In the United States, allowing citizens own guns changed the course of history in Missouri.
In 1861 the new Missouri Governor, Clairborne Jackson, had promised Missouri to Jefferson Davis, President of the Confederacy. While Jackson was plotting to split Missouri from the Union, Frank Blair, a United States Congressman, formed the local German population into the Home Guard by arming and drilling them. After a Confederate attack on FortSumpter on April 15, 1861, Jackson headed for St. Louis under the assumption that if he could take St. Louis, the rest of the state would go South.
Jackson’s plan was to capture the arsenal in St. Louis by surprise assault. General Frost, the leader of the Governors troops, would camp the Missouri soldiers outside the arsenal as part of an annual drill. When no one was expecting it, he would capture the arsenal. However, when Frost arrived he found the German Home Guard, commanded by Capt. Nathanial Lyon, occupying the hills. At this time, the St. Louis Police Department was controlled by the Governor. Frost enlisted the chief of police to have the federal troops removed as trespassers. Lyon, knowing exactly what the Governor and Frost were up to, threatened the police chief who then backed off.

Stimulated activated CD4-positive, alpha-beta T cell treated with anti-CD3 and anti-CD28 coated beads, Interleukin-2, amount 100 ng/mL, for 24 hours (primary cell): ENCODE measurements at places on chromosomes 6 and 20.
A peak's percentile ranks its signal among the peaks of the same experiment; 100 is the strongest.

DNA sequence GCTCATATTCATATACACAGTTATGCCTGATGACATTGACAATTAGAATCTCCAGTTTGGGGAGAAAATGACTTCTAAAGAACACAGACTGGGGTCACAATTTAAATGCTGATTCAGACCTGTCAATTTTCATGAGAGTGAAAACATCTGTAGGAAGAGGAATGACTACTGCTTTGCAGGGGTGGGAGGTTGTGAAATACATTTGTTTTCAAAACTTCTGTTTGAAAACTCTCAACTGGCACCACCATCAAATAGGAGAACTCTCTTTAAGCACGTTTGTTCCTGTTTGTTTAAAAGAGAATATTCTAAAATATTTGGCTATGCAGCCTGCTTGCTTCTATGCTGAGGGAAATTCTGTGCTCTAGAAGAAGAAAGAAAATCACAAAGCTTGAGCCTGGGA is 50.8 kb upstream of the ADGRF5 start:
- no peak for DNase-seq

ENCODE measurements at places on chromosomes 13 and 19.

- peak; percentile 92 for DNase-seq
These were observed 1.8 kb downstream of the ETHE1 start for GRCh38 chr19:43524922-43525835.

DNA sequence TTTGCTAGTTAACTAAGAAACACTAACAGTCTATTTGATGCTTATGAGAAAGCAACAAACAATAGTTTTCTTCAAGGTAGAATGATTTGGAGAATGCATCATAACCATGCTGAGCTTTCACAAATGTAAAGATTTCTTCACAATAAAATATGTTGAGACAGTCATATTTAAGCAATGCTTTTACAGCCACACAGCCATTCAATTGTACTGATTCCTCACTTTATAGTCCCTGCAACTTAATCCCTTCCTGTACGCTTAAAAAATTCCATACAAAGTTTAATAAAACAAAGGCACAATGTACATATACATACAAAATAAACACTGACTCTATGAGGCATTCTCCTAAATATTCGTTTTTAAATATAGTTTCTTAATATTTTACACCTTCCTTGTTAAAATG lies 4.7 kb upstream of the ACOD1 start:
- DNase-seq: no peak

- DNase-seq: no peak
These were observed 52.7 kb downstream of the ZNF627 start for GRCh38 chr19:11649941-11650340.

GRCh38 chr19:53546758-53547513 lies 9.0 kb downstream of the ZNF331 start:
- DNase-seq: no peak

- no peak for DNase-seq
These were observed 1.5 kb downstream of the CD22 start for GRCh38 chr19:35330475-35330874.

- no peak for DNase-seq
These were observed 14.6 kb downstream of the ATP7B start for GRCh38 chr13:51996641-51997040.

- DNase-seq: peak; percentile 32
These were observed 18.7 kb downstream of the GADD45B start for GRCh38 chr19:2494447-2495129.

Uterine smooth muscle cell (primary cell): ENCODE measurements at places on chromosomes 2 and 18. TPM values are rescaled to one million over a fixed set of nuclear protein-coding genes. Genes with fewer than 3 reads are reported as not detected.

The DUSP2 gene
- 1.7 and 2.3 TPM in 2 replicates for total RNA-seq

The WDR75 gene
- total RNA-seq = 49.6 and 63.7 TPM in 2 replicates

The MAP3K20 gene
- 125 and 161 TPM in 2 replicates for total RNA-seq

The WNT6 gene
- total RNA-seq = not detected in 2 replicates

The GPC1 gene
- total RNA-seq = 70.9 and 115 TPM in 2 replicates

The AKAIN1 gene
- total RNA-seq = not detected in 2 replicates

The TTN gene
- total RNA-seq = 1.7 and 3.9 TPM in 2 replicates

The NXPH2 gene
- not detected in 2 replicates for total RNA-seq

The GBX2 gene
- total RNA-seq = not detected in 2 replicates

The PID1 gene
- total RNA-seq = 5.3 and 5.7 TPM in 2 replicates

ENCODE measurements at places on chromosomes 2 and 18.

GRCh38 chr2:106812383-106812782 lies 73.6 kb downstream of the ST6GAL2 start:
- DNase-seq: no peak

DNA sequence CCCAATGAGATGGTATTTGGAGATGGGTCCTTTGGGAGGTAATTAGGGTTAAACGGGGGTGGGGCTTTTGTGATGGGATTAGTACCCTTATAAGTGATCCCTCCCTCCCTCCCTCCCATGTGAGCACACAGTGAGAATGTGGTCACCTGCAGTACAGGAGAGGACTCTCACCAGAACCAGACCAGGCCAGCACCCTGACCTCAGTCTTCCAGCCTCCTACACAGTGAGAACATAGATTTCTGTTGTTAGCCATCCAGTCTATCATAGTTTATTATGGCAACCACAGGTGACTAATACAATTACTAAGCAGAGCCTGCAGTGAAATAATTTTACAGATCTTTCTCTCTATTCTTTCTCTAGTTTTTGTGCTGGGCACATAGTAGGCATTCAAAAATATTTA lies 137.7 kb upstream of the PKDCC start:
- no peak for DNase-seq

Frustrated, Frost set up camp at Lindell Grove, near the intersection of the current Olive and Grand Boulevards. Known as CampJackson, they grew to 900 militia men. Governor Jackson still claimed this was part of their annual maneuvers. Lyon knew better. However, to confirm his beliefs, Lyon borrowed, from Frank Blair’s mother-in-law, a dress and her carriage. Wearing the dress, he toured the camp making note of heavy siege guns and other weapons indicating more was going on than maneuvers. Lyon returned with eight thousand federal troops, including the Missouri Home Guard.
General Frost promptly surrendered. Lyon placed the Missouri troops in formation along Olive Street, and there they stood for several hours. A drunk tried to force his way through the crowd, that had gathered by that time, and accidentally shot one of the German Volunteers. Not knowing the cause of the shooting, the Volunteers fired into the crowd killing 15 people. This incident turned the public’s view against the Germans and the Union for a brief time. Also, after that time, Germans in uniform were targets for snipers.
After this incident, Frost met with Lyon demanding that his Missouri Troops be left alone. Lyon did not agree. Frost left St. Louis as fast as he could on the Pacific Railroad, burning all bridges behind them. Lyon pursued Frost by steamboat. He caught the Missouri troops in Boonville